Wednesday, August 10, 2011

To What Extent Do You Specialize?

Social Work is such a diverse profession! Social workers function in every imaginable social services and health care setting, in fields of practice that include:
  • Mental health clinics and hospitals
  • Medical hospitals, health centers, hospices, and nursing homes
  • Child welfare, adoption, and family services
  • Social advocacy and policy development
  • Housing and benefits 
  • Elder Services
  • Immigrant and Refugee Services
  • Courts and prisons
  • Schools and youth programs
And I'm sure the list could go on. There's no way for all of us to master the skills used in all of these settings. Graduate coursework attempts to provide a foundation of generalizable knowledge and skills (basic interviewing, empathy, and psychosocial theories), coupled with field placements that facilitate the development of specific intervention skills in a specialized area of practice. In recent years, programs have also begun offering students the option to specialize in specific areas through electives and placements within their chosen concentration.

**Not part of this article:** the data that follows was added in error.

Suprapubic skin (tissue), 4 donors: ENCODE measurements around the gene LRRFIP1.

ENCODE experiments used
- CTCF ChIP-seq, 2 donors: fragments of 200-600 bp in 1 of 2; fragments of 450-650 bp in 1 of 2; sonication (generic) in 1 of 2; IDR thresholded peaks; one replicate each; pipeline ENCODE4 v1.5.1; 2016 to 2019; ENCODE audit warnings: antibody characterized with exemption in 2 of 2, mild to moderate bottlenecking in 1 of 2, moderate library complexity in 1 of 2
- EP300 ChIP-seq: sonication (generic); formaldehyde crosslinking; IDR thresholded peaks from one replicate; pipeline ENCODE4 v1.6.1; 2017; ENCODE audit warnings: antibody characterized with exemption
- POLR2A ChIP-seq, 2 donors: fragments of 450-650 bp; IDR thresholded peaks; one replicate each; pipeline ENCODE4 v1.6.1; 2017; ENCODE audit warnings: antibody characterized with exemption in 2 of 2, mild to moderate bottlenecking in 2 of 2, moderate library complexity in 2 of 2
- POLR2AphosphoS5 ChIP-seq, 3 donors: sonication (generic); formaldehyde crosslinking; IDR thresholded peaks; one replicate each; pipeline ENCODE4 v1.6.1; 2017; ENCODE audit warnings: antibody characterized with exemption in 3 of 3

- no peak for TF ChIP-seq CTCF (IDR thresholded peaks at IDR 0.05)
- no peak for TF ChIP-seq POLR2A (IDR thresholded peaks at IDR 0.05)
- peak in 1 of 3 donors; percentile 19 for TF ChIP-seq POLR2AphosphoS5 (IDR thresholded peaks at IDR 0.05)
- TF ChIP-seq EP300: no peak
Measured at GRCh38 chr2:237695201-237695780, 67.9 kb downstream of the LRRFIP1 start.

The difficulty arises when we're asked to function outside our areas of expertise. I hadn't given the issue much thought until recently, since my work has typically stayed within my specialty of adult mental health and dual diagnosis. However, as one of a small number of clinicians at an urban health center, I have been assigned a new client who is a child. I know there are some similarities between adult therapy and child therapy, but there are also many differences stemming from children's developmentally limited abilities to verbalize their feelings, engage in introspection and metacognition.

The NASW Code of Ethics requires that social workers seek additional training and supervision when they enter an area of practice outside their existing expertise. I'm hoping that my agency will help me in doing so, but I can't help but wonder how often agencies with limited resources ask (or demand) their staff to take on work that doesn't fall within their specialties. Is it reasonable for agencies to do so? Are we too specialized if we prefer to focus on a particular population or modality? Or is the requirement of generalized practice interfering with development (or utilization) of more advanced skills and ostensibly more effective intervention within a narrower scope?

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